House on Mango Street essay

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Growing Up in Poverty In the novel, The House on Mango Street by Sandra Cisneros, a young confused girl has trouble finding herself as she grows up in the Latino section of Chicago. Esperanza and her family move to a small, crumbling red house in a poor urban neighborhood. Determined, she decides that someday she will leave and move somewhere else and totally forget everything about Mango Street. Throughout the novel, Esperanza significantly matures sexually and emotionally. The many stories of her neighbors gives a full image of what Mango Street is like and showing the many possible paths Esperanza may follow in the near future. However towards the end, she begins to write as a way of expressing herself and as a way to escape the…show more content…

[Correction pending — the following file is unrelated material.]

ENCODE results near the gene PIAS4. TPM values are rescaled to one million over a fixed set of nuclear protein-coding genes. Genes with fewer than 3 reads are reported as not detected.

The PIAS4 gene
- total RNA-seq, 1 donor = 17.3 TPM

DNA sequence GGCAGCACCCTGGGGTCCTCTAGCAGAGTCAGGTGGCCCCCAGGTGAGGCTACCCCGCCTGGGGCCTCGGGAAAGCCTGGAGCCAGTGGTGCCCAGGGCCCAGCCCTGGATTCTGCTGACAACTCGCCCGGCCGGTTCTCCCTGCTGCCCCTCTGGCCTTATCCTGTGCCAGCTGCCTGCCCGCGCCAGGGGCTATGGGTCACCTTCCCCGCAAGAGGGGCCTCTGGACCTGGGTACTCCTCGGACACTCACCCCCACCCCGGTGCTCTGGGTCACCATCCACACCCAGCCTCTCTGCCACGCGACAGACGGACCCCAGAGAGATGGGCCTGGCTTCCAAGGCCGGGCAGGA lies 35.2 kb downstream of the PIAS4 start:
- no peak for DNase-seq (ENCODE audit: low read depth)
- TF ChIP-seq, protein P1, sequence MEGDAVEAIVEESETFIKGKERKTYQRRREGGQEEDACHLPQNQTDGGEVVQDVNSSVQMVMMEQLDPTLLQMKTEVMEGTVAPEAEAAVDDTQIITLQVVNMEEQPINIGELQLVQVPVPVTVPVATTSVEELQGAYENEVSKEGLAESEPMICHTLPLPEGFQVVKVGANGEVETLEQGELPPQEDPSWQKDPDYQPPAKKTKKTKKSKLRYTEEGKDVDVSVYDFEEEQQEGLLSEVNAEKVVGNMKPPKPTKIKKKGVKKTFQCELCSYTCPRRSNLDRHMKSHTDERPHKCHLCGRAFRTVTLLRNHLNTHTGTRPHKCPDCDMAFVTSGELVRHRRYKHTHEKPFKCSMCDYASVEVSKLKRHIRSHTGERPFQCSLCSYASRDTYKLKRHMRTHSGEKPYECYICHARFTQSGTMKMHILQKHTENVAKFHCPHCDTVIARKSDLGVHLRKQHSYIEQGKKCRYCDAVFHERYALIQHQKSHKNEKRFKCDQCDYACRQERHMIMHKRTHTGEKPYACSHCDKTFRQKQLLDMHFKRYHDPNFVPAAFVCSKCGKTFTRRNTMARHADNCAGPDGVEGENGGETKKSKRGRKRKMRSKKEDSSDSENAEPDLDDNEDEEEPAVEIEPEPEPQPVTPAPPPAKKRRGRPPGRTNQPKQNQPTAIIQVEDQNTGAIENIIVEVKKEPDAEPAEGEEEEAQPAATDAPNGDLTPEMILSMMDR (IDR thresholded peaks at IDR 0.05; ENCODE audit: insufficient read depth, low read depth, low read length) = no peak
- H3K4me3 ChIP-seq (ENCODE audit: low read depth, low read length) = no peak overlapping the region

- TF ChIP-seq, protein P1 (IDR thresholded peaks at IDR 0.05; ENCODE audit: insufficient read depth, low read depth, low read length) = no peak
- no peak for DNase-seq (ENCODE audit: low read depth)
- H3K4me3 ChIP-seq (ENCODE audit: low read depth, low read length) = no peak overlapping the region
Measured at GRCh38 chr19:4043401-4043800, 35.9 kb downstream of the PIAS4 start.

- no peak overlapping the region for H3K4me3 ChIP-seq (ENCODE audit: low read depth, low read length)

At first, she was a strong woman, but after her forced marriage she spent most of her days looking out a window and hoping for escape. Explaining the interaction between both sexes of children on Mango Street, Esperanza states that the boys and the girls live in separate worlds. Even at a young age, divisions between gender are present among the characters. By living in separate worlds, they are demonstrating real life situations that are already occurring in society at that time period. All in all, unfair gender roles in society is another important theme illustrated in the beginning of the novel. Lastly, the third theme portrayed in the first few chapters is society and class. Expounding the looks of her house, "Out back is a small garage for the car we don't own yet and a small yard that looks smaller between the two buildings on either side" (4). The description of Esperanza's home contains clues about their social class. Obviously, her family lives in poverty by living in a poor quality house in the impoverished Latino section of Chicago. When a nun from Esperanza's school examines her house, she states, "You live there? The way she said it make me feel like nothing. There. I lived there. I nodded" (5). She feels immensely judged by the woman who must live in a much higher social class. The way she says the word there tells Esperanza that there is something wrong with her home.

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